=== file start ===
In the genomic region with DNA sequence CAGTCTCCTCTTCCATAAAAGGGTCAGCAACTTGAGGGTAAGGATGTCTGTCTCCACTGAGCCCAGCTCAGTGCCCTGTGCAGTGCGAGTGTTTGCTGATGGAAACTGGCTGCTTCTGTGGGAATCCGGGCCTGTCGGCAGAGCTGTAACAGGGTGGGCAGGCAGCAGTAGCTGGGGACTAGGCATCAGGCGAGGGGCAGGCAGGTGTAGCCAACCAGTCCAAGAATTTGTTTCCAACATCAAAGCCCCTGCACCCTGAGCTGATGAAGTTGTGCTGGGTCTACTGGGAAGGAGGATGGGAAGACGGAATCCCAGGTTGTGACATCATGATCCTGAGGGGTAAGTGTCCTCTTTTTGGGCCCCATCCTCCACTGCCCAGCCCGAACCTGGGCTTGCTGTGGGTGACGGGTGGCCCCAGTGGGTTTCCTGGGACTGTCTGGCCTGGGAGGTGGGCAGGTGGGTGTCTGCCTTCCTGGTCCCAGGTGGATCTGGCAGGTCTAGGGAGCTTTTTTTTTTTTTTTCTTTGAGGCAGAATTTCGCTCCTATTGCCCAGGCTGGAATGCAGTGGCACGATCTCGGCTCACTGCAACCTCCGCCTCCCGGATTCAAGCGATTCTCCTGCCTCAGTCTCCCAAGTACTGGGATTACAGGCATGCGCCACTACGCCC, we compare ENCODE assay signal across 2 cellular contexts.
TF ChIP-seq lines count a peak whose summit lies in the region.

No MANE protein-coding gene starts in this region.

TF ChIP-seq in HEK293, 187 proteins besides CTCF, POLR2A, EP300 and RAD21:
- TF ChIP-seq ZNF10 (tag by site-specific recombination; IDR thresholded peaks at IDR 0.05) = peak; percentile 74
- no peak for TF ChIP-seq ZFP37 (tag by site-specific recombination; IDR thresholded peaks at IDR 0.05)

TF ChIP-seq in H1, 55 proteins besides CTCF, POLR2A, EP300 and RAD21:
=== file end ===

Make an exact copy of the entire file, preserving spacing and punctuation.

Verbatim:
In the genomic region with DNA sequence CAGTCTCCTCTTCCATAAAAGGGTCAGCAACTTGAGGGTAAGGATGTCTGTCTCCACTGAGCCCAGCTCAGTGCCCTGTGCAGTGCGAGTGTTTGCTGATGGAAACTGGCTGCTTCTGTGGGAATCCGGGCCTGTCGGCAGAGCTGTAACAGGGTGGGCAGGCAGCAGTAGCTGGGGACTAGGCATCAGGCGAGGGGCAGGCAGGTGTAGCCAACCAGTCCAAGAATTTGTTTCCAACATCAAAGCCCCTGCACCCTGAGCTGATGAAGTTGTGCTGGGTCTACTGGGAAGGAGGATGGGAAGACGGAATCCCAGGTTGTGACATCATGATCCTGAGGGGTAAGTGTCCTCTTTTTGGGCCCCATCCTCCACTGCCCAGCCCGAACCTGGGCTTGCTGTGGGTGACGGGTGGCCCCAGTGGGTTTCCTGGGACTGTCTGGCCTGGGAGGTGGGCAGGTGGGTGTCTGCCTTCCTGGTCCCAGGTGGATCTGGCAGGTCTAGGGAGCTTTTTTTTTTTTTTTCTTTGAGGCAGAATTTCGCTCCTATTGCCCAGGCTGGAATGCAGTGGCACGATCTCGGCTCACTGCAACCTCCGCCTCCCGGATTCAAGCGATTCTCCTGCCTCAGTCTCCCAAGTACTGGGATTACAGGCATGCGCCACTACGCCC, we compare ENCODE assay signal across 2 cellular contexts.
TF ChIP-seq lines count a peak whose summit lies in the region.

No MANE protein-coding gene starts in this region.

TF ChIP-seq in HEK293, 187 proteins besides CTCF, POLR2A, EP300 and RAD21:
- TF ChIP-seq ZNF10 (tag by site-specific recombination; IDR thresholded peaks at IDR 0.05) = peak; percentile 74
- no peak for TF ChIP-seq ZFP37 (tag by site-specific recombination; IDR thresholded peaks at IDR 0.05)

TF ChIP-seq in H1, 55 proteins besides CTCF, POLR2A, EP300 and RAD21: